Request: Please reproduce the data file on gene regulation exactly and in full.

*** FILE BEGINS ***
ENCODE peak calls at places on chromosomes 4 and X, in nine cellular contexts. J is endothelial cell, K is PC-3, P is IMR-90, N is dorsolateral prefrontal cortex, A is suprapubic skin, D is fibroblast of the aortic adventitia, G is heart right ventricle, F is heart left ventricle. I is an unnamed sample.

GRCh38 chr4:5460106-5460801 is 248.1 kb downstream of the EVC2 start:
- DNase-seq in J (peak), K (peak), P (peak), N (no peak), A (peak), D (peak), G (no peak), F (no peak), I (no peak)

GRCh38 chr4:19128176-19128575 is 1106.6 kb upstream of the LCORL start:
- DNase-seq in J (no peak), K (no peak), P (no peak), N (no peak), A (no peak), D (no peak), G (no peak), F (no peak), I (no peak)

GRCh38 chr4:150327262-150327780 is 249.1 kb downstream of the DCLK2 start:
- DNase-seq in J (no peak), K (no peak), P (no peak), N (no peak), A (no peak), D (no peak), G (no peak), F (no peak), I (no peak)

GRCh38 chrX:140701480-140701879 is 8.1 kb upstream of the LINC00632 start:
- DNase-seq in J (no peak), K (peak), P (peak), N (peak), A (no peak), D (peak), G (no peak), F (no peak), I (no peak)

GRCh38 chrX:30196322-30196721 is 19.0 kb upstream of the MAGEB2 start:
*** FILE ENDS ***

ENCODE peak calls at places on chromosomes 4 and X, in nine cellular contexts. J is endothelial cell, K is PC-3, P is IMR-90, N is dorsolateral prefrontal cortex, A is suprapubic skin, D is fibroblast of the aortic adventitia, G is heart right ventricle, F is heart left ventricle. I is an unnamed sample.

GRCh38 chr4:5460106-5460801 is 248.1 kb downstream of the EVC2 start:
- DNase-seq in J (peak), K (peak), P (peak), N (no peak), A (peak), D (peak), G (no peak), F (no peak), I (no peak)

GRCh38 chr4:19128176-19128575 is 1106.6 kb upstream of the LCORL start:
- DNase-seq in J (no peak), K (no peak), P (no peak), N (no peak), A (no peak), D (no peak), G (no peak), F (no peak), I (no peak)

GRCh38 chr4:150327262-150327780 is 249.1 kb downstream of the DCLK2 start:
- DNase-seq in J (no peak), K (no peak), P (no peak), N (no peak), A (no peak), D (no peak), G (no peak), F (no peak), I (no peak)

GRCh38 chrX:140701480-140701879 is 8.1 kb upstream of the LINC00632 start:
- DNase-seq in J (no peak), K (peak), P (peak), N (peak), A (no peak), D (peak), G (no peak), F (no peak), I (no peak)

GRCh38 chrX:30196322-30196721 is 19.0 kb upstream of the MAGEB2 start: